| 11:22 pm on Jan 4, 2013 (gmt 0)|
Contact them using their contact form or whatever means they supply for visitors to contact them. I would start with a preliminary contact to broach the subject and go by their response. It is not spam to ask a question. If you are planning to research their site it should be easier that way so that you aren't wasting time researching their site if they are dead set against the idea. When you get an encouraging response, then get on the details.
| 1:43 am on Jan 5, 2013 (gmt 0)|
Thank you, not2easy.
| 1:55 am on Jan 5, 2013 (gmt 0)|
If you want to look into a potential do-it-yourself solution you might consider checking out Thunderbird (v17) and an add-on called Mail Merge (v3.4).
It allows you to create a template with fields to accept names, email addresses, and then set them up to launch off a mass mailing to each address one at a time. You can also set the interval between each send-off so you can disperse it over a period of a few hours.
I have it installed on Thunderbird here but haven't tried it out yet. Someone asked me this question a week ago so that's why I'm looking into this as a possible solution.
| 3:32 am on Jan 5, 2013 (gmt 0)|
Use a different domain for sending emails or a mailing service that allows you to send individual emails.
| 10:09 pm on Jan 6, 2013 (gmt 0)|
Mail merge is standard on a number of email clients. SevenCubed's explanation of Thunderbird sounds more sophisiticated than the product I am using.
What you don't want to do is hit a single destination with too many emails at once. I used to have this problem with sending to AOL from a legit mailing list, all but the first couple of messages would be bounced.
| 10:54 pm on Jan 6, 2013 (gmt 0)|
|Use a different domain for sending emails or a mailing service that allows you to send individual emails. |
I agree a thousand percent to the above. If you inadvertently get blacklisted all you loose is the marketing-example.tld domain.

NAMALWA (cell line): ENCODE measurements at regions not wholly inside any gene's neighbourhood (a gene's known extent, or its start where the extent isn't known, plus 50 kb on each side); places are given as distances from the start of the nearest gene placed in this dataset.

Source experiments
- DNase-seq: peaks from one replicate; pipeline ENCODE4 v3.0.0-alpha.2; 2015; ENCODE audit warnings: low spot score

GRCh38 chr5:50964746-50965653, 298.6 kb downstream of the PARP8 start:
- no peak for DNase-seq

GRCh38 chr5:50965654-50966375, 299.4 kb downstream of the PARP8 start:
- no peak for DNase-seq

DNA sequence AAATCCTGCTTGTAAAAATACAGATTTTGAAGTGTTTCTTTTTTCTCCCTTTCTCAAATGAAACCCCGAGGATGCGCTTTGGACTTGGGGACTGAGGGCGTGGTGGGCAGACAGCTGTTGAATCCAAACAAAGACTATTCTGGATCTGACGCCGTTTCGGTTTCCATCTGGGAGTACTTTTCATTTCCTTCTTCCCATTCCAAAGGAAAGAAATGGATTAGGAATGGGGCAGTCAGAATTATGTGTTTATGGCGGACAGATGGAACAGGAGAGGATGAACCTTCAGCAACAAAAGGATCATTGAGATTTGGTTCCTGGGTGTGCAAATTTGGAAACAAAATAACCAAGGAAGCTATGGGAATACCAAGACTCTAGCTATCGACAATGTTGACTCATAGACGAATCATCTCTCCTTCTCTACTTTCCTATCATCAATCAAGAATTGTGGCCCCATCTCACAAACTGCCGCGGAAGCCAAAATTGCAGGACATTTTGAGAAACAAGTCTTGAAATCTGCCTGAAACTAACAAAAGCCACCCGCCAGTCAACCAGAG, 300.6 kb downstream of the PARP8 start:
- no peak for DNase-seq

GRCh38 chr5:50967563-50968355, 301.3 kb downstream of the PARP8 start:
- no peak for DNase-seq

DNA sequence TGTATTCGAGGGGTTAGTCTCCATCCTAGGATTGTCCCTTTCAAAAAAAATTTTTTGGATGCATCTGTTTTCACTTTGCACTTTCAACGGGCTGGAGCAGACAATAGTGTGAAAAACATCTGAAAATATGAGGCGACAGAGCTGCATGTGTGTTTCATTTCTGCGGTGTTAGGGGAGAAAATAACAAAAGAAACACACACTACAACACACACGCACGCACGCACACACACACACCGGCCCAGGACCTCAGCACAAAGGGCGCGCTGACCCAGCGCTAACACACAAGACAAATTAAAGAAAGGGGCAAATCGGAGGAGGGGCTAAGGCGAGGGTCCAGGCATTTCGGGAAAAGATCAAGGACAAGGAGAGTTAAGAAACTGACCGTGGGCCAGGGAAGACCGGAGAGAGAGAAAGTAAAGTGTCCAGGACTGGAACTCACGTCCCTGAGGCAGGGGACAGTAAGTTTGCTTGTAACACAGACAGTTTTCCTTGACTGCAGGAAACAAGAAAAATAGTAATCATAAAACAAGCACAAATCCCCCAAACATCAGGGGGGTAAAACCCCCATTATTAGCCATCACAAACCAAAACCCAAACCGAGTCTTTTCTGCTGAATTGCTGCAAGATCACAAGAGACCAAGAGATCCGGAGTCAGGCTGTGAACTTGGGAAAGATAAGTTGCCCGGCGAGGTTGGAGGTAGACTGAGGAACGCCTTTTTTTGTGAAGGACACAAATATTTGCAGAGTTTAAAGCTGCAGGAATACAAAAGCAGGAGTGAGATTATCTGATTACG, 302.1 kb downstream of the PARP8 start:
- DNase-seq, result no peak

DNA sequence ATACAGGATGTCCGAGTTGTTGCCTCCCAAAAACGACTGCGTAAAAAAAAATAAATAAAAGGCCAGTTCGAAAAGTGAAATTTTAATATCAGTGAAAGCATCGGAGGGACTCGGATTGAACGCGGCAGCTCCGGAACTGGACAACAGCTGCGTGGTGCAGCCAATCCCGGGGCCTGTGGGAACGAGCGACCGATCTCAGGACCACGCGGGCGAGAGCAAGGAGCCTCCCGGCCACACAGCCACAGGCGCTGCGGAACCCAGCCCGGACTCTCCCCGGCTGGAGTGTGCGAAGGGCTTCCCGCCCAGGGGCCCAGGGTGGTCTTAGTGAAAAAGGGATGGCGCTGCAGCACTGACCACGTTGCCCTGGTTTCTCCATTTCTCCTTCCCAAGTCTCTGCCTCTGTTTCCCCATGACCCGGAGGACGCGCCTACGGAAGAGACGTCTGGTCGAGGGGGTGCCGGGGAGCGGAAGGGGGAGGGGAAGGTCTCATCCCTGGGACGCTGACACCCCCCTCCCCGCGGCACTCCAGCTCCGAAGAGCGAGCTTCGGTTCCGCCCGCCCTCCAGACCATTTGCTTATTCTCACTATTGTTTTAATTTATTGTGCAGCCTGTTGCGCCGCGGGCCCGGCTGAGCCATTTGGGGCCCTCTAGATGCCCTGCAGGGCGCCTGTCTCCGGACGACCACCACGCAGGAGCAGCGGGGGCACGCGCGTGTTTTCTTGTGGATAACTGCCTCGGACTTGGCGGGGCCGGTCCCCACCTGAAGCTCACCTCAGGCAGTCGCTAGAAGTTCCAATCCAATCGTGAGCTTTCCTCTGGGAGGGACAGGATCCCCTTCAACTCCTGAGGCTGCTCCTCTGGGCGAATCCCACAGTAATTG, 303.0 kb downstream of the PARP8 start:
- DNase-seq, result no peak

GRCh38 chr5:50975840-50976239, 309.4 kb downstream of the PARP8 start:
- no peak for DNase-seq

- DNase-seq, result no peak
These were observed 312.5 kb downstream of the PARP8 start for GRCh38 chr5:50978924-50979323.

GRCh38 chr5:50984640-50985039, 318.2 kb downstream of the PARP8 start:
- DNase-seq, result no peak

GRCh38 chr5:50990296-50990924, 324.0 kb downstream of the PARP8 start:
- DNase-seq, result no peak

There are a number of products out there to do marketing mailings that handle both global and site specific throttling. Some do number of messages per hour/time between messages. cPanel is by default set to 300 per hour IIRC.
Yahoo also tags mail as SPAM if more than a certain amount come from a single source over a finite time. Choice of specific SMTP server also influences SPAM scrore, especially if your sending IP is in a 'portable' range.
It goes without saying if you are going bulk sending that not being spam is your personal opinion. Do consider making Opt-Out a single click even if your country doesn't require it. [spamlinks.net ] Read carefully the country specific regulations. Read the postmaster pages on AOL, Yahoo!, Comcast and any other major ISP's named in your target recipients.
With some ISP's read their whitelisting process as it may mean the difference between being delivered to the user's spam folder vs their Inbox. [postmaster.aol.com ] [help.yahoo.com ]
| 8:28 pm on Jan 14, 2013 (gmt 0)|
Hey there, Everyone:
Thanks for the note and the suggestions:
Just to clarify, I am looking to send out maybe ten or fifteen mail messages per day max. (so9me days I might only send out one or two.) I would try to do it every day though, so the email messages would add up.
I think that my main concern is if enough recipients use whatever "mark as spam" features their email has, then I might end up getting blacklisted. Even if I am only sending out about ten email messages per day.
| 2:04 am on Jan 15, 2013 (gmt 0)|
|whatever "mark as spam" features their email has |
Much would depend on the quality of what your email said.
If what you write is genuinely personal for the recipient, and clearly shows that you have checked out their site with care, you'd likely be okay.
| 4:00 pm on Jan 15, 2013 (gmt 0)|
If what you write is genuinely personal for the recipient
From reading a discussion on the subject of "report as spam buttons" elsewhere it seems that there are IT professionals out there happy to use them incorrectly. A non specialist who doesn't understand the distinction between a 1-2-1 approach and a bulk mailing anything unsolicited by be regarded as spam.